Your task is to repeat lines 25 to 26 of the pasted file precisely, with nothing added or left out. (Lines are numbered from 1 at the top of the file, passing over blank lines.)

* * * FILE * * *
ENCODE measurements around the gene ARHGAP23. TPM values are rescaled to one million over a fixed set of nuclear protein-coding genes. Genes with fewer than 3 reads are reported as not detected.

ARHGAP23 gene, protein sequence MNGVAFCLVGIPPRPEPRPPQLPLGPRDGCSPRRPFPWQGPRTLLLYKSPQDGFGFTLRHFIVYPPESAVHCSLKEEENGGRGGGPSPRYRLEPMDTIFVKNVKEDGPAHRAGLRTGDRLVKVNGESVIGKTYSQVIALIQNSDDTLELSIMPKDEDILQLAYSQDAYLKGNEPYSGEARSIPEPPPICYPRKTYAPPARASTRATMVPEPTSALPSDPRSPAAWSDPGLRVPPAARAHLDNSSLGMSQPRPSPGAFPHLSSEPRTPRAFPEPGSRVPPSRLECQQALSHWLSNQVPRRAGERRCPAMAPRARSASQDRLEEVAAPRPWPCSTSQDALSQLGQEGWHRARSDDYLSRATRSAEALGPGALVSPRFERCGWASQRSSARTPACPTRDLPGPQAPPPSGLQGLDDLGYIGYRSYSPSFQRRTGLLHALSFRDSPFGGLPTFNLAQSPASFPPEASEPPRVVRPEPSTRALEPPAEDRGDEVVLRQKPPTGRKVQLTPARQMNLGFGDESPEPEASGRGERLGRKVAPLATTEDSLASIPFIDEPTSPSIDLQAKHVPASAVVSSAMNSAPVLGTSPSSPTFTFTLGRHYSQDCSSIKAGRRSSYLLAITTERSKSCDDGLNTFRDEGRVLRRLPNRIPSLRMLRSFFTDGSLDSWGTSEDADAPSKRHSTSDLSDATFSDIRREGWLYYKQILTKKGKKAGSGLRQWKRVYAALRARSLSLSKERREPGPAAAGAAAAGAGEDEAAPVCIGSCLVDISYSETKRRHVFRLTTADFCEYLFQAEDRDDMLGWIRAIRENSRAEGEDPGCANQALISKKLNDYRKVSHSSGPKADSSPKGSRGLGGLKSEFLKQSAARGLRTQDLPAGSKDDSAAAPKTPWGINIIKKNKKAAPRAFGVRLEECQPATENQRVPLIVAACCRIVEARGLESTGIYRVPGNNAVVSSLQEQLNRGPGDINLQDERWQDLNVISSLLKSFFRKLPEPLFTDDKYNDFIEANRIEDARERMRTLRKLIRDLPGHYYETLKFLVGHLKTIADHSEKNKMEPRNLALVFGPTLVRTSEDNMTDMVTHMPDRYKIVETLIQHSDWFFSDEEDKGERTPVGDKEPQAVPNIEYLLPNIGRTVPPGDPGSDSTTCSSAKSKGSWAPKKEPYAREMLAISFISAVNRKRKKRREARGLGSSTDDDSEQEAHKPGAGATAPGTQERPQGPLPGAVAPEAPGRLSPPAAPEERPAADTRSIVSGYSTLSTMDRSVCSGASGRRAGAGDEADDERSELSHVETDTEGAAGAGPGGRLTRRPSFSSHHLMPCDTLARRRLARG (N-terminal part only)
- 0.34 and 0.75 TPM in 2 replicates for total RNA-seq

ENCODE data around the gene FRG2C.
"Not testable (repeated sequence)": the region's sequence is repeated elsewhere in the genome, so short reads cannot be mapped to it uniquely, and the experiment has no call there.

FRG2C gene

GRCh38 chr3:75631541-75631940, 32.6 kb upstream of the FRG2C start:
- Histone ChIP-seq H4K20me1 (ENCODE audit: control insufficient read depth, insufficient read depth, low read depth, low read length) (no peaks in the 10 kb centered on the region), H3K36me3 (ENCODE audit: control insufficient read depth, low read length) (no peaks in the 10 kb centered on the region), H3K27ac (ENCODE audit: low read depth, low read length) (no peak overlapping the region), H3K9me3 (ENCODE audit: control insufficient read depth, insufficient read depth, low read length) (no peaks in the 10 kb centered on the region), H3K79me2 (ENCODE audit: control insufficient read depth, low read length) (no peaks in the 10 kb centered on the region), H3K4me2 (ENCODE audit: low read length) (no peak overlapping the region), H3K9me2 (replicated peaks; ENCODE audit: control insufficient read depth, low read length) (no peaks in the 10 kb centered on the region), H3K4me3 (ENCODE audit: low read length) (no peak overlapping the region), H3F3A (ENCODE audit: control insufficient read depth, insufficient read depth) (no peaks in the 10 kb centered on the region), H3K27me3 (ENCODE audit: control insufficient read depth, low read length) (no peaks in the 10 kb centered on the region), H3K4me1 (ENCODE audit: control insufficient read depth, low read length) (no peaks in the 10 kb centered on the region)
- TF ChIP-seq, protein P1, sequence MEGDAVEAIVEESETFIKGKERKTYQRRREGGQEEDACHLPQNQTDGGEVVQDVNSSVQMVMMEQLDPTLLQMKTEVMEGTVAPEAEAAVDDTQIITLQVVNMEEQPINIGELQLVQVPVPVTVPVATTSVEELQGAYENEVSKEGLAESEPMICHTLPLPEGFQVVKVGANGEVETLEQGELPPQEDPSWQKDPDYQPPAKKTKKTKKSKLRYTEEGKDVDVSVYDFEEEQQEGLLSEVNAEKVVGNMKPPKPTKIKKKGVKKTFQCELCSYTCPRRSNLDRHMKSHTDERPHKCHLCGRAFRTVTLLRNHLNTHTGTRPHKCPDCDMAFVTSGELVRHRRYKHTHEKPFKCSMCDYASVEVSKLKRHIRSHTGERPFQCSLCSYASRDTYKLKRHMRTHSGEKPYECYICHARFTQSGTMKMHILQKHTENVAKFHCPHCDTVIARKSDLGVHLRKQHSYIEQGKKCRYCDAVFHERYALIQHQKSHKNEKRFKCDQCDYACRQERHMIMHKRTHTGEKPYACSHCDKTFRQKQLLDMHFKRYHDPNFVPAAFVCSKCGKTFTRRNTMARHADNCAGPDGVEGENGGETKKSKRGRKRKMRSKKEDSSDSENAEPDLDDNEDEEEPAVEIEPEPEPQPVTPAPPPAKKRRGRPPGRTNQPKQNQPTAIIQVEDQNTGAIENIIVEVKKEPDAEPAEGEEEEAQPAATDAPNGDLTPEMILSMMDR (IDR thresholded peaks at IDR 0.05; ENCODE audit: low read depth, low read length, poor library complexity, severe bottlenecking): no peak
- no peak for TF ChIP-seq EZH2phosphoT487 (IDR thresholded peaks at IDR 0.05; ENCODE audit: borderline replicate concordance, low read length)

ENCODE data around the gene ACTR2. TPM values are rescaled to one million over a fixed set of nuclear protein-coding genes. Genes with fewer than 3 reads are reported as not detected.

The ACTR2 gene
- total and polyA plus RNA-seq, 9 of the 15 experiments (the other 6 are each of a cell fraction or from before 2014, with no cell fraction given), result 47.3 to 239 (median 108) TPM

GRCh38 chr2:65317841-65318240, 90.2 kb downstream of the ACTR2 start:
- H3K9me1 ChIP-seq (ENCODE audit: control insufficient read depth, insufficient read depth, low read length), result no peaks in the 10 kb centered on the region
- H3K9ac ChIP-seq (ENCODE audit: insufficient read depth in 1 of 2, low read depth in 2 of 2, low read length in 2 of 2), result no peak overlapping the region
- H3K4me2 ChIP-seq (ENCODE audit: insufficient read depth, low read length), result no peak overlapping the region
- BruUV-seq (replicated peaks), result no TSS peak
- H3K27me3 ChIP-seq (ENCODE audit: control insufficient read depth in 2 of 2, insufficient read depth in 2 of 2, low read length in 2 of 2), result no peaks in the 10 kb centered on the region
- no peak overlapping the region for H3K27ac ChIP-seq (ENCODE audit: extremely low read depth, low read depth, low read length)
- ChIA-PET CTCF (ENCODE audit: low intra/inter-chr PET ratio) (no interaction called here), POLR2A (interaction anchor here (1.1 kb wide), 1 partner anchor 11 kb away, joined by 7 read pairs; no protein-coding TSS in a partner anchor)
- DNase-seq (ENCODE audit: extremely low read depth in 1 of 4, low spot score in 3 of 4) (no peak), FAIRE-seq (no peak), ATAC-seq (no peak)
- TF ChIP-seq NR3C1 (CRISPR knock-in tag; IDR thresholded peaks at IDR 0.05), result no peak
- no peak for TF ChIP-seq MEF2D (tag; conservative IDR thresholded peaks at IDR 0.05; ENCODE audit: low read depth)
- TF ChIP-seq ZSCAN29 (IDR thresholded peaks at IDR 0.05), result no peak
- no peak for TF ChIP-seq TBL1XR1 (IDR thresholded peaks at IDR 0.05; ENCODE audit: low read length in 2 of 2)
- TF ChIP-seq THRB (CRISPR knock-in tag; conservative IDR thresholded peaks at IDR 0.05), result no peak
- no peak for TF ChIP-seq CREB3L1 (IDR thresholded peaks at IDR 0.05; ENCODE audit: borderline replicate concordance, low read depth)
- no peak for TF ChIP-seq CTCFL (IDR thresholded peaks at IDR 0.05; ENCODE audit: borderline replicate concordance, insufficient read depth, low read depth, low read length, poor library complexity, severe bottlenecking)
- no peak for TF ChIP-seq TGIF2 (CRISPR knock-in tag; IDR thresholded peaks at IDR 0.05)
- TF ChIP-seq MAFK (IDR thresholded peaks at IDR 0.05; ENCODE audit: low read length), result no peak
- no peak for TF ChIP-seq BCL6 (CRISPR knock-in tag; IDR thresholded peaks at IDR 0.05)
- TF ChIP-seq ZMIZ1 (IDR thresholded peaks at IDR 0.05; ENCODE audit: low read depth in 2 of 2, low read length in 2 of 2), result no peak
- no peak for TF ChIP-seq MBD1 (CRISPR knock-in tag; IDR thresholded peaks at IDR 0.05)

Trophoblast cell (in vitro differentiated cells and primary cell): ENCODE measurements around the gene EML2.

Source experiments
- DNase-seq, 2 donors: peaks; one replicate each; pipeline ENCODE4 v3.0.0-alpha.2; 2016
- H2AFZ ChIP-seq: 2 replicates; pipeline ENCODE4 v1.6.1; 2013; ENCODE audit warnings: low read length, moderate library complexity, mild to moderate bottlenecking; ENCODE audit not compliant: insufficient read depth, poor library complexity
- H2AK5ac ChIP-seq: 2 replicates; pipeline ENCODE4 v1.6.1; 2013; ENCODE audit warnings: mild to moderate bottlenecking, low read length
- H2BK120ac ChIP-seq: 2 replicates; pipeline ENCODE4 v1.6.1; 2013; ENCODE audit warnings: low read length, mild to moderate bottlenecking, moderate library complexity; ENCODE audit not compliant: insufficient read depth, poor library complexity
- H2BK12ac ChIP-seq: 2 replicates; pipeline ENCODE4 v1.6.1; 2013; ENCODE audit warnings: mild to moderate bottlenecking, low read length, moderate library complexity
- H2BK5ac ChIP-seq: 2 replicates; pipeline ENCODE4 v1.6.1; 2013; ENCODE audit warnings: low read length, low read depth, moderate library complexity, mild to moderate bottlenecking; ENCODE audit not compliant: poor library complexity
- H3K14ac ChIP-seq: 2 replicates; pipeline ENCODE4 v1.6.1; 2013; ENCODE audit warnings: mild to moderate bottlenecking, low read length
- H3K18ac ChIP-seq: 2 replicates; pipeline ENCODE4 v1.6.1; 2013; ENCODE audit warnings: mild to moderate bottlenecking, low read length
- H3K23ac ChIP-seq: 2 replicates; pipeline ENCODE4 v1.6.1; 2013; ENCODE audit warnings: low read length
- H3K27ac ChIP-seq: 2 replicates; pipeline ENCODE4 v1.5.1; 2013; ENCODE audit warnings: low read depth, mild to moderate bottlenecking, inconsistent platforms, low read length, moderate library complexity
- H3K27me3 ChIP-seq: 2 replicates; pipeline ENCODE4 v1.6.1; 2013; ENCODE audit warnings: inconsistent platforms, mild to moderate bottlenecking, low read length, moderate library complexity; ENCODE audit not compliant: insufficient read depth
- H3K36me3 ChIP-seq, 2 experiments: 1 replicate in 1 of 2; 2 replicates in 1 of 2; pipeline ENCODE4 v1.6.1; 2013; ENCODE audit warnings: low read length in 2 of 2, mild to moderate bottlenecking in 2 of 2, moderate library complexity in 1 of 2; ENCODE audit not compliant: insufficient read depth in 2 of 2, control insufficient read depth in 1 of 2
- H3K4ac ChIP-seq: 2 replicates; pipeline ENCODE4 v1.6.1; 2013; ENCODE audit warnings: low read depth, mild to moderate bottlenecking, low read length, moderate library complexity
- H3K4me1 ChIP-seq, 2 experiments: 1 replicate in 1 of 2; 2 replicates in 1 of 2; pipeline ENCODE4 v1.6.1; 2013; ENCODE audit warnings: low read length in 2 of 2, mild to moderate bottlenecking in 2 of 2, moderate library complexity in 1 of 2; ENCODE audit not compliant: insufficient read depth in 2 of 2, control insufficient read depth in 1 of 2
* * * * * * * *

- TF ChIP-seq ZSCAN29 (IDR thresholded peaks at IDR 0.05), result no peak
- no peak for TF ChIP-seq TBL1XR1 (IDR thresholded peaks at IDR 0.05; ENCODE audit: low read length in 2 of 2)